All the renderings of the enslaved youth from this point, following the 1701 Portrait of Catherine Marie Le Gendre de Villedieu (current collection unknown) share a marked resemblance. The same youth is represented alone in two extant paintings—the sensitive and almost painfully revealing Portrait of an Enslaved African with a Hunting Bow (fig. 12) by Rigaud and a Head of a Moor that more recently has been attributed to Rigaud. As has been proposed, these may be the two heads in gold frames noted in the inventory of the artist’s possession at his death. There is also a reference in Rigaud’s account book for 1702 under “copies” made by the assistant Adrien Prieur to a painting or sketch of “Les mains et la tête du morre” (the hands and the head of the Black). If the reference to “the” Black man rather than “a” Black man is intentional, then this should be a studio reference piece after a pre-existing painting or after the preliminary study for that painting. Within the present state of knowledge of Rigaud’s workshop, that painting could well be this Balthazar.
My thanks to Aaron Wile, Julia Marciari-Alexander, Eric Gordon, Charly Bailly, Anna Clarkson, Gérard Chouin, Bruno Guilois, Debra Pincus, Aaron Hyman, Vincent Hadot, and my curatorial colleagues at the Walters for sharing research, images, and comments.
 Balthazar came to my attention in the Sotheby’s New York auction, January 2017, where it was described as from a French private collection. At the auction it was bought in. Upon subsequent inquiry through the intermediary of Sothebys, the painting’s history was expanded: it had been in the possession of a French family for many years before being acquired at a small French auction (date and place unspecified). To this I can now add that it had been purchased in France by Charly Bailly Fine Art (Paris and Geneva) around 2008 or 2009, having been in a French family for many years (personal communication). It remained in the firm’s possession until at least 2012 when it was advertised in the Burlington Magazine (July 2012). In December 2018, the Walters acquired Balthazar by private sale from the unnamed owner, facilitated by Sotheby’s.
 For an overview of the following iconography, see Gertrude Schiller, Iconography of Christian Art, Vol. 1 (Greenwich, CT: New York Graphic Society, 1971), 94–114.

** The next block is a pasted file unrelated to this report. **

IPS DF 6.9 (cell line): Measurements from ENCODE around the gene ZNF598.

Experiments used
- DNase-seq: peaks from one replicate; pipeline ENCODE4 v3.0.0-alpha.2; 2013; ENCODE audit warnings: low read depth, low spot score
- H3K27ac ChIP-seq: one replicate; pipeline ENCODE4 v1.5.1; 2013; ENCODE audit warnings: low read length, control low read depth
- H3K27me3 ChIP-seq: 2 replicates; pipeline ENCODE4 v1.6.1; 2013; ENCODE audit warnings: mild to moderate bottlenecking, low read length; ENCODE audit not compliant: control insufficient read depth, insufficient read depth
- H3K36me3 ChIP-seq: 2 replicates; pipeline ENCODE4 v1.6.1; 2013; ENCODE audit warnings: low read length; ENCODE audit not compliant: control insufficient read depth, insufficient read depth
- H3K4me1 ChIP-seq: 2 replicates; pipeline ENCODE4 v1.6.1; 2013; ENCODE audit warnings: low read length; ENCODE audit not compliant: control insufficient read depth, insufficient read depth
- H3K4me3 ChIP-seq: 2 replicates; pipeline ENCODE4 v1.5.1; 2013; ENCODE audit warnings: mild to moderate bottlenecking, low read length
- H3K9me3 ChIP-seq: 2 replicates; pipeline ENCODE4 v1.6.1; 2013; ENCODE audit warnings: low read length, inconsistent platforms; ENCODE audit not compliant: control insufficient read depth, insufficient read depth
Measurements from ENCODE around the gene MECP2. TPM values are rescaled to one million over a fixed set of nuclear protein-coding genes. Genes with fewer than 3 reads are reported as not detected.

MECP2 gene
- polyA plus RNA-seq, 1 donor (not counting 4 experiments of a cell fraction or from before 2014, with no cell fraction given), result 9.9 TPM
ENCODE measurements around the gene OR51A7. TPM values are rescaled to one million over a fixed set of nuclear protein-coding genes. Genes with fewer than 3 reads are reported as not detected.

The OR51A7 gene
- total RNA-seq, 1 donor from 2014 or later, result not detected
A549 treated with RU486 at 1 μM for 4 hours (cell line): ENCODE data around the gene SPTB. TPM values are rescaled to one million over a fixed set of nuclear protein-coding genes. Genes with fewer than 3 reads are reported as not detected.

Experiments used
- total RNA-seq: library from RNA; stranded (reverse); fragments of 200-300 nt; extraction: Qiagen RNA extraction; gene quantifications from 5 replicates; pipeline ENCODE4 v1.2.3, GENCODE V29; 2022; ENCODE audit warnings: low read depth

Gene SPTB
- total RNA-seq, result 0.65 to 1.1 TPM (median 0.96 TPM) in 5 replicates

Pseudo Bede, Excerpta et Collectanea (Migne, Pl94. 539D). The names were more firmly established by their use by Jacobus Voragine in his Golden Legend (Legenda Aurea), compiled in the late 1200s but subsequently widely printed in many languages. See the chapter on “The Feast of the Epiphany” where he cites Bede.
 The Old Testament prophecies in Isaiah: 60, 1-4 and Psalms: 72, 10 of the homage that the kings of this earth would pay to Israel’s messiah were among those interpreted as anticipating the arrival of the “wisemen.”
 For the larger topic, see Paul Kaplan, The Rise of the Black Magus (Ann Arbor: UMI Research Press, 1985); Joaneath Spicer, Revealing the African Presence in Renaissance Europe (Baltimore: Walters Art Museum, 2012; and Thomas Koerner, “The Epiphany of the Black Magus,” in David Bindman and Henry Louis Gates, Jr., eds., Image of the Black in Western Art, Artists of the Renaissance and Baroque (Cambridge MA: Harvard University Press, 2010), 7–92.
 On Gérin, see Paul Marmottan, Jacques-Albert Gérin: Peintre Valenciennois du XVII Siècle (Paris: E. Lechesahès, 1893); Paul Foucart, “Antoine Watteau à Valenciennes,” Réunion des sociétés des beaux-arts des départements 16 (1892): 529–60; André Mabille de Poncheville, “Trésors d’Art du Nord de la France,” Bulletin de la Classe des Beaux-Arts 42 (1960): 23–39 at 38; Nicole Parmantier, “Les amis de Watteau,” in Margaret Morgan Grasselli and Pierre Rosenberg, eds., Watteau: 1684–1721, exh. cat. (Washington: National Gallery of Art, 1984), 33–52 at 38–39; and Jean Claude Poinsignon, “Gérin, Jacques-Albert (1632),” Allgemeines Künstlerlexikon: Die Bildenden Künstler Aller Zeiten und Völker 52 (Leipzig: K.G. Saur, 2021), online, accessed September 17, 2021.
 Gabriel-Antoine-Joseph Hécart, Biographie Valençenoise (Valenciennes: J.B. Henry, 1826), 6.
 Heinrich Göbel, Tapestries of the Lowlands (New York: Brentano’s Inc, 1924), 84.